Bigelow-Cooper Company

The Bigelow-Cooper Company is a former hardwood flooring manufacturer in Bay City, Michigan.

D. M. Kneeland and Charles A. Bigelow, “impelled by confidence in the future of Michigan hardwoods,” 4 formed the Kneeland-Bigelow Company, a small sawmill with limited timber holdings, along the Saginaw River in Bay City in 1901. 3 The company acquired the sawmill and timber holdings of the Wylie-Buel Company in 1905 and reorganized the merged entity as the Kneeland, Lunden & Bigelow Company. 3

The company was again reorganized in 1915 as the Bigelow-Cooper Company by Bigelow, Kneeland, and James Cooper with $150,000 in capital stock to manufacture lumber and wood products. 2 It acquired 60 acres at the former F. W. Wheeler & Company shipyard on Marquette Avenue 1 for its new facility, which included a flooring plant, planing mill, and power plant, 2 with 16 dry kilns with a capacity of 700,000 feet and a 700-foot dock along the Saginaw. 3

The F. W. Wheeler & Company shipyard was begun by Frank W. Wheeler in 1875. 5 In 1879, Wheeler partnered with Albert A. Crane to form the Wheeler & Crane Company to repair and construct ships. After Crane departed the partnership, the business was reincorporated in 1889 under the name F. W. Wheeler & Company. The business was sold to the American Ship Building Company in 1900 and was renamed West Bay City Shipbuilding and then American Shipbuilding West Bay City. It closed in 1908 but the site was soon taken over by the Defoe Boat & Motor Works until 1915.

Bigelow-Cooper was reorganized as the Kneeland-Bigelow Company in 1923, 4 eventually growing to own six mills in Michigan and Wisconsin. 1

Gradually, the hardwood flooring and lumber industry waned as access to virgin timber dwindled in the state, and by World War II, the Kneeland-Bigelow factory in Bay City lay abandoned. 4 In 1948, the property was sold to the Fletcher Oil company to serve its fuel distribution operations. 1 Most of the Bigelow-Cooper complex was vacated in 1990. 1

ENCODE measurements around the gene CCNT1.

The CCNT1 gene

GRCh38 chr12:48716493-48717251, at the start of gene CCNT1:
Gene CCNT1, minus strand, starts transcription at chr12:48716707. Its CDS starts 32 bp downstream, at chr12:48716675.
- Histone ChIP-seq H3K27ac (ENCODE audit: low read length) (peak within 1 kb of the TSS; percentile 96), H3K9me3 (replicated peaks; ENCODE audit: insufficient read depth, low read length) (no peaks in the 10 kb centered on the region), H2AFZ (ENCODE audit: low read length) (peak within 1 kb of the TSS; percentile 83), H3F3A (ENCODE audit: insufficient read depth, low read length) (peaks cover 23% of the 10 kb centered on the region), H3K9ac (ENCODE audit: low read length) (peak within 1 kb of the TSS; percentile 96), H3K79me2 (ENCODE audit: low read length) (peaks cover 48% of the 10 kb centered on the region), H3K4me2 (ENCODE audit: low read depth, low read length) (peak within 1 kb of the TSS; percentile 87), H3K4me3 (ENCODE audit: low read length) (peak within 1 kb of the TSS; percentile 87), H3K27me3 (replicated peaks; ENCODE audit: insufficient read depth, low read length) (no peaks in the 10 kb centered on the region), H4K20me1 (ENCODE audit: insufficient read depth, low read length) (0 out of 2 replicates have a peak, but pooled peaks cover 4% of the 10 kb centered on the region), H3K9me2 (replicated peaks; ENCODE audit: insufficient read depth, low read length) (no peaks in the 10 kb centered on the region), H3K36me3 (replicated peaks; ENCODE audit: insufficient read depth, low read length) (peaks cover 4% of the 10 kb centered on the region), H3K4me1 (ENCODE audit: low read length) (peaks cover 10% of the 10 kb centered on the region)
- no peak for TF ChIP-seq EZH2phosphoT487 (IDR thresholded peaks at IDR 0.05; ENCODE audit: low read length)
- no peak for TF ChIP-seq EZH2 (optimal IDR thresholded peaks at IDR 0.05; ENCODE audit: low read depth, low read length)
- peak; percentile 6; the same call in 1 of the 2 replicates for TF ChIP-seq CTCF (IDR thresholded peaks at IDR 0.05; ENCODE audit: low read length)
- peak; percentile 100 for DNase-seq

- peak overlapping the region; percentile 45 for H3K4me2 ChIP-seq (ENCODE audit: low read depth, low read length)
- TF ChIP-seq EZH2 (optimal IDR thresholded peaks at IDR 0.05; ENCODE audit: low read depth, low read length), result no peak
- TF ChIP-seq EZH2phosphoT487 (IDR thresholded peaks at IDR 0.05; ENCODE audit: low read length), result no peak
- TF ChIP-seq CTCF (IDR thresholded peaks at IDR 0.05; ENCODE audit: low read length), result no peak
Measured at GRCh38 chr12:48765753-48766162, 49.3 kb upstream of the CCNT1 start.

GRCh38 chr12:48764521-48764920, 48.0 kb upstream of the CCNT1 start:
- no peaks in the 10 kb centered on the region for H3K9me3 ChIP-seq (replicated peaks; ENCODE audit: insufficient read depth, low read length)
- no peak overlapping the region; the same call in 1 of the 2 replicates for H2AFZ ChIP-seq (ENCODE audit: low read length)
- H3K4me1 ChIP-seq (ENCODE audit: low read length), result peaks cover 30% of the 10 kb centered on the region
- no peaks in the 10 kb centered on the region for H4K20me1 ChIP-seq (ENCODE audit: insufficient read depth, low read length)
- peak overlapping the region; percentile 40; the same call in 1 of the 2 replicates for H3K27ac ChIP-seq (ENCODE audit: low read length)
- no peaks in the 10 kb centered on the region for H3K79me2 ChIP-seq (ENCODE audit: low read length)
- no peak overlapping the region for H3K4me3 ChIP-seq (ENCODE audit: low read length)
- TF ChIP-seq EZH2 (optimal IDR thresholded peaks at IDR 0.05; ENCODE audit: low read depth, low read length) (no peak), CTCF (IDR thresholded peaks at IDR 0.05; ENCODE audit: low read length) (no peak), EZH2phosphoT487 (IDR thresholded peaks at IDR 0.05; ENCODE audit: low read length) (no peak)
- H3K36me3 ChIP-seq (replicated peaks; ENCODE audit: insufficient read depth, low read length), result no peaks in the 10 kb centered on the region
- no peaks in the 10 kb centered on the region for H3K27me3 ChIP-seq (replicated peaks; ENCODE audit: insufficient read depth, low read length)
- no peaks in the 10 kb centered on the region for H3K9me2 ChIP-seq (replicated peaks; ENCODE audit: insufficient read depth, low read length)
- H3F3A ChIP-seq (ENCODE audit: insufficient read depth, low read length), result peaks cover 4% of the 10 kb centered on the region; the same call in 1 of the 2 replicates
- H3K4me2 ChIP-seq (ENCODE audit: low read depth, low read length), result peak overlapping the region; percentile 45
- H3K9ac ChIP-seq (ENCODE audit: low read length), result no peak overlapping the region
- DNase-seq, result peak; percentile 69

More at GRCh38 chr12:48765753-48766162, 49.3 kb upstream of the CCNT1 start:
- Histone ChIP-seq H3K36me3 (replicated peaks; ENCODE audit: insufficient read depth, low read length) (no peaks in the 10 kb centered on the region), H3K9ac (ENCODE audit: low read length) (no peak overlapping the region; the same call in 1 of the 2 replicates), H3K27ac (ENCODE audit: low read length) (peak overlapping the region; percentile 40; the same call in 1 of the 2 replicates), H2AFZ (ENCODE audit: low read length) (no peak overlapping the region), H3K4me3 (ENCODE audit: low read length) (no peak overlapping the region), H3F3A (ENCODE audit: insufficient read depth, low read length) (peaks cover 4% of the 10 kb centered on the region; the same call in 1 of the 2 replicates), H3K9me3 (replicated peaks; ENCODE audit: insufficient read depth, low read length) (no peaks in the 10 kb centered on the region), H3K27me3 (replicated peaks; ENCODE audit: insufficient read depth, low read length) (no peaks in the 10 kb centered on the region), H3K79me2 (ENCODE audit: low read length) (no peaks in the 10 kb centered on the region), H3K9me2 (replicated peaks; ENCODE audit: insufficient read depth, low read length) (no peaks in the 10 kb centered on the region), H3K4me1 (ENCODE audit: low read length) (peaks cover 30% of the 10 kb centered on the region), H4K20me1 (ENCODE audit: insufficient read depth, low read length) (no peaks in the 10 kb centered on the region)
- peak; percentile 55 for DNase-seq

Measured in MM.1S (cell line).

In February 1998, the property was cited for deterioration of its roof among other violations, and Fletcher Oil was ordered by the city to repair the issues but subsequent inspections found that no work had been completed. 1 After partially collapsing in 2010, Fletcher Oil was ordered to repair the building or have it demolished. 1 The company refuted the efforts until January 2017 when a public hearing was held which resulted in the city ordering Fletcher Oil to demolish the collapsing building within 60 days.

Work to tear down the former Kneeland-Bigelow complex began in early February and was substantially complete by March. 1



  1. Dodson, Andrew. “City’s ‘poster child’ for blighted buildings starts to come down.” MLive, 17 Feb. 2017.
  2. The Iron Age, vol. 95, no. 13-25, 15 Apr. 1925.
  3. “All Kneeland-Bigelow Interests Are Merged In New Company.” National Lumberman, vol. 70, no. 2, 1923.
  4. Rogers, Dave. “History Unveiled: Old Kneeland-Bigelow Sign Shows Up on Fletcher Building.”, 3 Mar. 2017, article.
  5. Page, H. R. “Wheeler & Crane Shipyard.” History of Bay County, Michigan, 1883.
  6. “F. W. Wheeler & Co. (1876-1908).” Bay-Journal, article.

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